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contribute those "Instructions how to angle for a trout or grayling in a clear stream," which Cotton, he himself tells us, wrote in about ten days, and sent back to his friend. In the same year in which the joint Compleat Angler appeared, Cotton had finished building the little fishing-house which still stands among its trees, in a bend of the Dove, sacred to anglers and ancient friendship. Mr. New's illustrations make unnecessary any more modern description than Cotton's own (Part II., Chap. III.) and indeed the place is to this day so pleasant that one may still say of it in Walton's words that "the pleasantness of the river, mountains and meadows about it, cannot be described; unless Sir Philip Sidney, or Mr. Cotton's father were alive again to do it."

Cotton survived his old friend but four years, dying of a fever on some date uncertain during 1687, but said to be February 13.

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He is entirely remembered to-day by his association with Walton, and his translation of Montaigne, which have carried down to us the tradition of his handsome person and courtly manners, but which have hardly won due recognition for his poetry. Without declaring it, with Sir Aston Cockayne, "the nihil ultra of the English tongue,' we may still feel that it has charms and excellencies, real if modest, which make forgetfulness of it unjust, and which justify Cotton's long-neglected claim to a recognised place among English poets, a claim which a new edition of his poems might establish; though it is to be feared, that he would shine best in a judicious selection. His bane was fluency, and not seldom we have to plod through deserts of mediocre verse before we reach any poetry worth while. But the poetry is there, and when with Cotton the moment of literary projection did come, the product had a charming inevitability, and is marked by a rare excellence of simplicity, to which Coleridge has paid a tribute in the Biographia Literaria. The following verses from the "Contentation," one of the several poems "directed" to Walton, may be taken as an example:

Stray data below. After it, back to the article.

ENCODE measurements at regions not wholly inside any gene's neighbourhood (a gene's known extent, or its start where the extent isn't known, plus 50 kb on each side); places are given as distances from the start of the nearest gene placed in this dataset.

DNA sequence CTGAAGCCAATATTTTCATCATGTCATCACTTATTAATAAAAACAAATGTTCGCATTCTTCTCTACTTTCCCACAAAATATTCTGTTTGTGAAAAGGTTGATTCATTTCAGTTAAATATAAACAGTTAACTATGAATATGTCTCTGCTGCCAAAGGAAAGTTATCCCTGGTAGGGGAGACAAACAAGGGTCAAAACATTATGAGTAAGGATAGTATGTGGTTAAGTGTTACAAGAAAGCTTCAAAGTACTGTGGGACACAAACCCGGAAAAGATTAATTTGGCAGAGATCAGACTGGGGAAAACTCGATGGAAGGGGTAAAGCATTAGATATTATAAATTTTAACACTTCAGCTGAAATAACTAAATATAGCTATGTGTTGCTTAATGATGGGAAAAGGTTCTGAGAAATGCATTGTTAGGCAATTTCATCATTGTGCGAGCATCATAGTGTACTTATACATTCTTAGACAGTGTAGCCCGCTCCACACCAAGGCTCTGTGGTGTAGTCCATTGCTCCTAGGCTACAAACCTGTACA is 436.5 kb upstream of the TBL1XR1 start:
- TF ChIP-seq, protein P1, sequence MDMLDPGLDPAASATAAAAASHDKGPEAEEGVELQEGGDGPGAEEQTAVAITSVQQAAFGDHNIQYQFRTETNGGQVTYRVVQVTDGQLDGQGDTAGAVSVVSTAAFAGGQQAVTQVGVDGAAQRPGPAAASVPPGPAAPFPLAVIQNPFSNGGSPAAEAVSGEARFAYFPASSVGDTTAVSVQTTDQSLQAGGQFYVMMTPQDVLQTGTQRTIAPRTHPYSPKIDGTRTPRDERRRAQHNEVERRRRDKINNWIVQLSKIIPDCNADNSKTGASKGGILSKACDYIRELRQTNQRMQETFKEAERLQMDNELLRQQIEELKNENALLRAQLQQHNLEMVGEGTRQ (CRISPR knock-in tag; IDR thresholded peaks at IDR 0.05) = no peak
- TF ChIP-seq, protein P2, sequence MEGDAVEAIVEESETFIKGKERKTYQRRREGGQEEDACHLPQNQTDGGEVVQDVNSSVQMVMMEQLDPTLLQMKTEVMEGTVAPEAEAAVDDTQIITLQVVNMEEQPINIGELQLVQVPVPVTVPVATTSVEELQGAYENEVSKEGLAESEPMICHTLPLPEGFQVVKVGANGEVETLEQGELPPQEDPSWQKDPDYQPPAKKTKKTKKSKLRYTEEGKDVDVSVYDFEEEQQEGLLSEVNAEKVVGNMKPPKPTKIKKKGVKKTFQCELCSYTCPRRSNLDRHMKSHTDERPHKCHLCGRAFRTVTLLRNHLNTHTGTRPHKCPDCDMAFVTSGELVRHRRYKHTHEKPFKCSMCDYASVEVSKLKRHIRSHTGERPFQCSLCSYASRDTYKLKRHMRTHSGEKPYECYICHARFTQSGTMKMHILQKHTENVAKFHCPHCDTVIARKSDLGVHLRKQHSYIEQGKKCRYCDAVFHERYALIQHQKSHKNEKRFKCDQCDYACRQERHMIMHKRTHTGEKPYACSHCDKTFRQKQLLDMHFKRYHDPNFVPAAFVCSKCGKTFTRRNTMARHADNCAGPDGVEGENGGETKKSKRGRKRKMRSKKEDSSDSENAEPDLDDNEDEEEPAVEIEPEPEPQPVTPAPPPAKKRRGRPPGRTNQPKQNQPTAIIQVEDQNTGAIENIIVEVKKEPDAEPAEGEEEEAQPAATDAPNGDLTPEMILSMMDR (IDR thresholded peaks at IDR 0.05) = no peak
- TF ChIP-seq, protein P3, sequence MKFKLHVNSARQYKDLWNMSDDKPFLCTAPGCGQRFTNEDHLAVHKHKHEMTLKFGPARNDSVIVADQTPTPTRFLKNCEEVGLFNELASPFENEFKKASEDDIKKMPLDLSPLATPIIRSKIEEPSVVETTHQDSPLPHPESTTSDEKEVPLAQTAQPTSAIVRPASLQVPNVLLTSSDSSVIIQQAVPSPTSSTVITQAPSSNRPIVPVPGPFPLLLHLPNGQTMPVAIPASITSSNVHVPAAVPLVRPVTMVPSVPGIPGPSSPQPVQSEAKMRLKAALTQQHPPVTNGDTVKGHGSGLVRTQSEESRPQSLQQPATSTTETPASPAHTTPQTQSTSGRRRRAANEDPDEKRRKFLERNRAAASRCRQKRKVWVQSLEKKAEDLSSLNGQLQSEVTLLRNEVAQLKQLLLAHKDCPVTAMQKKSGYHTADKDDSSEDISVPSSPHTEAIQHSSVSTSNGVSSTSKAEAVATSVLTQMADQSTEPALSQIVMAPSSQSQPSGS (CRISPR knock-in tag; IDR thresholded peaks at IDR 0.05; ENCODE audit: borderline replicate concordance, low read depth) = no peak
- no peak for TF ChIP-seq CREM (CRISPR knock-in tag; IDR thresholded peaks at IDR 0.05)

'Tis contentation that alone

Can make us happy here below,
And when this little life is gone,
Will lift us up to heav'n too.

A very little satisfies

An honest and a grateful heart;
And who would more than will suffice,
Does covet more than is his part.

That man is happy in his share,
Who is warm clad, and cleanly fed;
Whose necessaries bound his care,

And bonest labour makes his bed.

Who free from debt, and clear from crimes,
Honours those laws that others fear;
Who ill of princes, in worst times,
Will neither speak himself nor hear.

Who from the busy world retires
To be more useful to it still,
And to no greater good aspires,
But only the eschewing ill.

Who with his angle and his books
Can think the longest day well spent,
And praises God when back he looks,
And finds that all was innocent.

This man is happier far than he,
Whom public business oft betrays,
Through labyrinths of policy

To crooked and forbidden ways.

The world is full of beaten roads,
But yet so slippery withall,
That where one walks secure, 'tis odds
A hundred and a hundred fall.

Untrodden paths are then the best,
Where the frequented are unsure,
And he comes soonest to his rest,
Whose journey has been most secure.

It is content alone that makes

Our pilgrimage a pleasure here, And who buys sorrow cheapest, takes An ill commodity too dear.